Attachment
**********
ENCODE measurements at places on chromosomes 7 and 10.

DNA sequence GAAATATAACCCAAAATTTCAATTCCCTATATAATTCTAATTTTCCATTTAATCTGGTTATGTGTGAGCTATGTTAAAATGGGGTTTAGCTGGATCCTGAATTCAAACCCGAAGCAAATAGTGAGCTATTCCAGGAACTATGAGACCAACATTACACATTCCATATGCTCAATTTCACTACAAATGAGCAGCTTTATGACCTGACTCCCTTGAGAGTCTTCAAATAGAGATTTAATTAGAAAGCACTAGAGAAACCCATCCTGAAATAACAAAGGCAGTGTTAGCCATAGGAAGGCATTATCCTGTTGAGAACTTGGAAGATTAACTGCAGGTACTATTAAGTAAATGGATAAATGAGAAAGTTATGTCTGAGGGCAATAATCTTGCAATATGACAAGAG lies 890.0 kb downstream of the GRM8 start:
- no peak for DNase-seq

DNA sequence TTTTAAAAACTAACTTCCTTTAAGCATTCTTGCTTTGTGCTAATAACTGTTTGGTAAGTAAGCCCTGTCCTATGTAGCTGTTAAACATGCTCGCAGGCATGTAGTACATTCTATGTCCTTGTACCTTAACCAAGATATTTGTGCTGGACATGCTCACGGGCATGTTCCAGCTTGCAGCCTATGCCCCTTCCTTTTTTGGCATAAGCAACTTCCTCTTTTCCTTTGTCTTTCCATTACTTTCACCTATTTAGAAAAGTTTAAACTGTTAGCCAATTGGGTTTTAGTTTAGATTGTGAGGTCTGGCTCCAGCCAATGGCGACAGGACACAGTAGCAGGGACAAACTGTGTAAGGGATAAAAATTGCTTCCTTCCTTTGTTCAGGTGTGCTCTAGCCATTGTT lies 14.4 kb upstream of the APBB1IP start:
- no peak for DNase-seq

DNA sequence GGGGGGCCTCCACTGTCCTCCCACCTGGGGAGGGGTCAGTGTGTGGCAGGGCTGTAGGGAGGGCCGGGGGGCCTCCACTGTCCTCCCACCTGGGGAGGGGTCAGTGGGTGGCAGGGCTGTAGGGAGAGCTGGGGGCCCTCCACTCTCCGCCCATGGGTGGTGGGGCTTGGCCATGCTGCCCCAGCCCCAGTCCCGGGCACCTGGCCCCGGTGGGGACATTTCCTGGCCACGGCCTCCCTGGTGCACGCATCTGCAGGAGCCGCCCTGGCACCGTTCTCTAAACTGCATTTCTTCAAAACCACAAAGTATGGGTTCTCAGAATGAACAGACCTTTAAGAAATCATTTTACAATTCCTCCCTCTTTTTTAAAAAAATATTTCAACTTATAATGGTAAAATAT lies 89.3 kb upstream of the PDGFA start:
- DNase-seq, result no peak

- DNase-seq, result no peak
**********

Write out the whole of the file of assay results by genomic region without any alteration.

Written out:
ENCODE measurements at places on chromosomes 7 and 10.

DNA sequence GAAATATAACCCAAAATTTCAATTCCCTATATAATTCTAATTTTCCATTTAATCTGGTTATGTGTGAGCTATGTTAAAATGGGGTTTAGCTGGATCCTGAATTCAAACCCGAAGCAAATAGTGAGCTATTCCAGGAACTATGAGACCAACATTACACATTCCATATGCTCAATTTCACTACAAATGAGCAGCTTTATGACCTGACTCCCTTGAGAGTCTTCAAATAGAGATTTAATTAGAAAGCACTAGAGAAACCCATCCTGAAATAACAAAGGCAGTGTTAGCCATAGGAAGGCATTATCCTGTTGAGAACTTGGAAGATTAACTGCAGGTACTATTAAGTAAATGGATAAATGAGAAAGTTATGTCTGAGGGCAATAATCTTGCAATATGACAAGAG lies 890.0 kb downstream of the GRM8 start:
- no peak for DNase-seq

DNA sequence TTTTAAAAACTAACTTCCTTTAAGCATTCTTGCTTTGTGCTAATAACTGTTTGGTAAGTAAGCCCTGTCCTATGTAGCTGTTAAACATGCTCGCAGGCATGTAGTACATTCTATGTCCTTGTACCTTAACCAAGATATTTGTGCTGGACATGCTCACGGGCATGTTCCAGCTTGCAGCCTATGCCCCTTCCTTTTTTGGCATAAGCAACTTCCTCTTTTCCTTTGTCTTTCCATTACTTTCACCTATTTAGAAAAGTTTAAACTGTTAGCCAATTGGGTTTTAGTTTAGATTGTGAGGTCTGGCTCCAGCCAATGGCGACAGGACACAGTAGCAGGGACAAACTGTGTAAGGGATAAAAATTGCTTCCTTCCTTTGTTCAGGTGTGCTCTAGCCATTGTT lies 14.4 kb upstream of the APBB1IP start:
- no peak for DNase-seq

DNA sequence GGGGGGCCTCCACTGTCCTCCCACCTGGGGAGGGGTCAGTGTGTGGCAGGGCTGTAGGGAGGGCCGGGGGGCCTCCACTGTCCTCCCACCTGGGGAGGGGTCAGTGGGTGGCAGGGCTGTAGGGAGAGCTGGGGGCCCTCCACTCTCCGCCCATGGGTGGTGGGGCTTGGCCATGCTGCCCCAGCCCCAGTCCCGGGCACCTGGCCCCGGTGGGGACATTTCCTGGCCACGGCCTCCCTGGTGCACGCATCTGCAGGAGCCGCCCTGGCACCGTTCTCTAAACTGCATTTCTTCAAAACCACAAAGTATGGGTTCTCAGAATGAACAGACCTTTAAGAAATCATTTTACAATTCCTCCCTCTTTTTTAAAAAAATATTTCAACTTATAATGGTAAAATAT lies 89.3 kb upstream of the PDGFA start:
- DNase-seq, result no peak

- DNase-seq, result no peak